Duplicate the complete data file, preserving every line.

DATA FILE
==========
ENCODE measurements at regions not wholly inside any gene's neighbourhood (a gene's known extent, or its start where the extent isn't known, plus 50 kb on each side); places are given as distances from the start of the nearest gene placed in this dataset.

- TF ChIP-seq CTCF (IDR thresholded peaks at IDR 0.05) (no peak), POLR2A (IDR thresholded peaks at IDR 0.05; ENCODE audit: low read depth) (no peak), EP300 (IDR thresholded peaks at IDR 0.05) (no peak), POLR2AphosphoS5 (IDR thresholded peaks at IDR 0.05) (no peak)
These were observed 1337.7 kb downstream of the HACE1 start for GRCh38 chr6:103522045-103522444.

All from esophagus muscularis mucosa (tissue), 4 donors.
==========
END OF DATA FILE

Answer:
ENCODE measurements at regions not wholly inside any gene's neighbourhood (a gene's known extent, or its start where the extent isn't known, plus 50 kb on each side); places are given as distances from the start of the nearest gene placed in this dataset.

- TF ChIP-seq CTCF (IDR thresholded peaks at IDR 0.05) (no peak), POLR2A (IDR thresholded peaks at IDR 0.05; ENCODE audit: low read depth) (no peak), EP300 (IDR thresholded peaks at IDR 0.05) (no peak), POLR2AphosphoS5 (IDR thresholded peaks at IDR 0.05) (no peak)
These were observed 1337.7 kb downstream of the HACE1 start for GRCh38 chr6:103522045-103522444.

All from esophagus muscularis mucosa (tissue), 4 donors.